Be seen to be green
Cost and time disruption are the two main factors that put many businesses off the idea of committing to a ‘greener’ workplace but if you only knew the long-term benefits that a few ethical tweaks could make to your profits - your business and the environment could be friendlier than you think.
Going green is not only a cost-effective measure, it promotes attractive company values to employees, stakeholders and clients and in the long-term builds profits.
Going green can be as complex or simple as you want. It can begin from implementing easy procedures into your everyday routine to setting up a comprehensive all-green office environment.
To set you off on the right foot, we’ve put together easy steps to begin your ethical journey.
1) Communicate your commitment: Whether you’re a one-man workplace or a medium sized enterprise, inform all staff that you are serious about going green and stick to it.
2) Record your progress: Put in place a system that allows you to manage your green initiatives such as appointing an employee to record details.
This will not only re-emphasise your commitment to employees but allow you to discover exactly how much you are saving.
3) Start off with the simple things: We’re talking boiling just enough water in the kettle to make a cuppa through to ensuring all electrical equipment is switched off at night.
4) Calculate your carbon footprint and monitor it: Begin by analysing heating, electricity bills and car fuel consumption. Set a plan in motion that will allow you to reduce these costs from encouraging employees to car share, use public transport and enable computer energy saving tools.
5) Source environmentally friendly tools and equipment: If you need to update your computer systems, look for the best energy savers on the market. Source green ink refills or look to product providers who offer discounts in exchange for empty cartridges.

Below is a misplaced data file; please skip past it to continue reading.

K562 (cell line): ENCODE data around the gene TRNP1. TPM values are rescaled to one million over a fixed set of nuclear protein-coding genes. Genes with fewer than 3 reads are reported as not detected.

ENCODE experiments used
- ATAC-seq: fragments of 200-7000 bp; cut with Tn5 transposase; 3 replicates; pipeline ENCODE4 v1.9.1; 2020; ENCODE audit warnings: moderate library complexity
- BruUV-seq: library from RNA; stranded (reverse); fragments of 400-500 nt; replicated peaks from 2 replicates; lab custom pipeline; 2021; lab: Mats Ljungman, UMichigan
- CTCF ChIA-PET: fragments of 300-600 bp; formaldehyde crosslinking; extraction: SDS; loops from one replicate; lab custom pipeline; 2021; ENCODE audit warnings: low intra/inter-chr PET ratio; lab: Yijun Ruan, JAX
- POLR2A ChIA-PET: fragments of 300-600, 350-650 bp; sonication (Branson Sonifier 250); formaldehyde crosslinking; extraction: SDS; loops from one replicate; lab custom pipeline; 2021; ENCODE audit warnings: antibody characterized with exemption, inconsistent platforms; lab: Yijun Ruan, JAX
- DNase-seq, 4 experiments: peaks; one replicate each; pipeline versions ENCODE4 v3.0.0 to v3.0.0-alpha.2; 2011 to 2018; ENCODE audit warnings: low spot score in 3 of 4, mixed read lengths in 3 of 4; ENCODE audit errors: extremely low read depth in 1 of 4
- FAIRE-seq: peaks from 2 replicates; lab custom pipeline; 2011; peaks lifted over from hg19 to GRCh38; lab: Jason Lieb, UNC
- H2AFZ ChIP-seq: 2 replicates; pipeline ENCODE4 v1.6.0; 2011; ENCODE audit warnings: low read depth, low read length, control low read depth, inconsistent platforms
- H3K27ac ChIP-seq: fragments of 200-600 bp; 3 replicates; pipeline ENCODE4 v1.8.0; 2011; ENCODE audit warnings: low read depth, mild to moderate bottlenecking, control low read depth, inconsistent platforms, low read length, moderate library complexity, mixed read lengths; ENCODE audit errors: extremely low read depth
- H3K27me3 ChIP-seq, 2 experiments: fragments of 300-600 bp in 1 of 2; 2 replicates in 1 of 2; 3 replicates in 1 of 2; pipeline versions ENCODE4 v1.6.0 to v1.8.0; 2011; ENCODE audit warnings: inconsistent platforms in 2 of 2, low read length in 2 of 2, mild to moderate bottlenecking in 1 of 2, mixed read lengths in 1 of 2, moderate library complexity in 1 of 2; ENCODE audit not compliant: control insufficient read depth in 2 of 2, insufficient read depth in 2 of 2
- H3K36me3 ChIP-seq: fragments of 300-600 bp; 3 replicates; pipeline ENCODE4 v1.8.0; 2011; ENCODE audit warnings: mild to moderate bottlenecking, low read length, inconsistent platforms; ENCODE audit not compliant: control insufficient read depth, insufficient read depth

6) Recycle: Easy to do but often overlooked by many businesses, recycling is one of the easiest methods of being green. Disposing of waste often costs businesses but if you recycle, councils will collect and dispose of your waste at a lower rate.
7) Encourage electronic interaction between clients and staff: Inform customers and clients of your move to a greener world by requesting they send invoices electronically and keep as many company records as possible on electronic files and storage devices to reduce your need for paper.
8) Avail of natural daylight and only use lights when they are really needed: An effortless task that will reduce bills and your carbon footprint.
9) Make it personal: From you, the boss to your staff, encourage everyone to become that bit more environmentally friendly. Lead by example. Request that employees use mugs instead of plastic cups. Install a water cooler to use with company glasses and suggest homemade lunches as opposed to package convenience foods.
10) Shout about it: Get an external organisation to monitor your changes and advise you on how to make your workplace greener, in return, you’ll get an environmental audit that you can boast about.